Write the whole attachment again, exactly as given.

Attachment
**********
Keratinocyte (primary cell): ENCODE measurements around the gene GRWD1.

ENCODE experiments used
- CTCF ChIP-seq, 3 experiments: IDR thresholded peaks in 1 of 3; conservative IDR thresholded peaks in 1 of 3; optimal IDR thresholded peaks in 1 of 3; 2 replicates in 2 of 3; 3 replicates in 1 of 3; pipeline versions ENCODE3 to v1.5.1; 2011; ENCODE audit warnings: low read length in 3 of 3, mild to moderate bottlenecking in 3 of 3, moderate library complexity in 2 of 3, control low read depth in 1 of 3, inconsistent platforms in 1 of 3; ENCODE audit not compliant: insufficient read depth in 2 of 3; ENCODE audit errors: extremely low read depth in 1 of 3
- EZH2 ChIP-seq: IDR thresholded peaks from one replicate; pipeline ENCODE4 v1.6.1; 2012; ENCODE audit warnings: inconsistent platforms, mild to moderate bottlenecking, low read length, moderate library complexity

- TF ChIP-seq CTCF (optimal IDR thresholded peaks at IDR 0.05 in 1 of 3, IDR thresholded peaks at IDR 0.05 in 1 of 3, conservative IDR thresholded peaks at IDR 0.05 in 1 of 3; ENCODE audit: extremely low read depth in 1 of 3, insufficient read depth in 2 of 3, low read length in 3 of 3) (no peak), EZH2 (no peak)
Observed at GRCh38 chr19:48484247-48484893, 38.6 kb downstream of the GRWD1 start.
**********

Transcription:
Keratinocyte (primary cell): ENCODE measurements around the gene GRWD1.

ENCODE experiments used
- CTCF ChIP-seq, 3 experiments: IDR thresholded peaks in 1 of 3; conservative IDR thresholded peaks in 1 of 3; optimal IDR thresholded peaks in 1 of 3; 2 replicates in 2 of 3; 3 replicates in 1 of 3; pipeline versions ENCODE3 to v1.5.1; 2011; ENCODE audit warnings: low read length in 3 of 3, mild to moderate bottlenecking in 3 of 3, moderate library complexity in 2 of 3, control low read depth in 1 of 3, inconsistent platforms in 1 of 3; ENCODE audit not compliant: insufficient read depth in 2 of 3; ENCODE audit errors: extremely low read depth in 1 of 3
- EZH2 ChIP-seq: IDR thresholded peaks from one replicate; pipeline ENCODE4 v1.6.1; 2012; ENCODE audit warnings: inconsistent platforms, mild to moderate bottlenecking, low read length, moderate library complexity

- TF ChIP-seq CTCF (optimal IDR thresholded peaks at IDR 0.05 in 1 of 3, IDR thresholded peaks at IDR 0.05 in 1 of 3, conservative IDR thresholded peaks at IDR 0.05 in 1 of 3; ENCODE audit: extremely low read depth in 1 of 3, insufficient read depth in 2 of 3, low read length in 3 of 3) (no peak), EZH2 (no peak)
Observed at GRCh38 chr19:48484247-48484893, 38.6 kb downstream of the GRWD1 start.